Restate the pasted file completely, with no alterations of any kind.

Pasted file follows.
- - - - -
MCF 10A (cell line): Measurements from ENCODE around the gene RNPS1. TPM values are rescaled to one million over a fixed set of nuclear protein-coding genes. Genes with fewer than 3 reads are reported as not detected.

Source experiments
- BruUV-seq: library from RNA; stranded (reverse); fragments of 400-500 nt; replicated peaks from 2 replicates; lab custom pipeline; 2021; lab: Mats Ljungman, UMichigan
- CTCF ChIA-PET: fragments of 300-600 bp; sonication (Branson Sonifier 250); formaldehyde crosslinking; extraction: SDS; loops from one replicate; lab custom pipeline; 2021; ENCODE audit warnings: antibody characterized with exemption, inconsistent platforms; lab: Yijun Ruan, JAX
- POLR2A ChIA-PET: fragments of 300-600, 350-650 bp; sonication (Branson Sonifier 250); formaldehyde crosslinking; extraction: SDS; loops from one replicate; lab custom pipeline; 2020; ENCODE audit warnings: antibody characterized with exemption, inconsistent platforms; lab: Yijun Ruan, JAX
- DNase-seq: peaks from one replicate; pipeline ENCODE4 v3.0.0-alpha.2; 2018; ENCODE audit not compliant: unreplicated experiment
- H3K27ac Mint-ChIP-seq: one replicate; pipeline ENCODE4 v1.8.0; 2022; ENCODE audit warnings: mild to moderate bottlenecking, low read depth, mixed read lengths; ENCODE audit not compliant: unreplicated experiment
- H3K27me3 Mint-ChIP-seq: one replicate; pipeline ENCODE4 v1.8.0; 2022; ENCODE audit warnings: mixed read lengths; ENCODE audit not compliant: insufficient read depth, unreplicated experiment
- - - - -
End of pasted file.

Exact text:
MCF 10A (cell line): Measurements from ENCODE around the gene RNPS1. TPM values are rescaled to one million over a fixed set of nuclear protein-coding genes. Genes with fewer than 3 reads are reported as not detected.

Source experiments
- BruUV-seq: library from RNA; stranded (reverse); fragments of 400-500 nt; replicated peaks from 2 replicates; lab custom pipeline; 2021; lab: Mats Ljungman, UMichigan
- CTCF ChIA-PET: fragments of 300-600 bp; sonication (Branson Sonifier 250); formaldehyde crosslinking; extraction: SDS; loops from one replicate; lab custom pipeline; 2021; ENCODE audit warnings: antibody characterized with exemption, inconsistent platforms; lab: Yijun Ruan, JAX
- POLR2A ChIA-PET: fragments of 300-600, 350-650 bp; sonication (Branson Sonifier 250); formaldehyde crosslinking; extraction: SDS; loops from one replicate; lab custom pipeline; 2020; ENCODE audit warnings: antibody characterized with exemption, inconsistent platforms; lab: Yijun Ruan, JAX
- DNase-seq: peaks from one replicate; pipeline ENCODE4 v3.0.0-alpha.2; 2018; ENCODE audit not compliant: unreplicated experiment
- H3K27ac Mint-ChIP-seq: one replicate; pipeline ENCODE4 v1.8.0; 2022; ENCODE audit warnings: mild to moderate bottlenecking, low read depth, mixed read lengths; ENCODE audit not compliant: unreplicated experiment
- H3K27me3 Mint-ChIP-seq: one replicate; pipeline ENCODE4 v1.8.0; 2022; ENCODE audit warnings: mixed read lengths; ENCODE audit not compliant: insufficient read depth, unreplicated experiment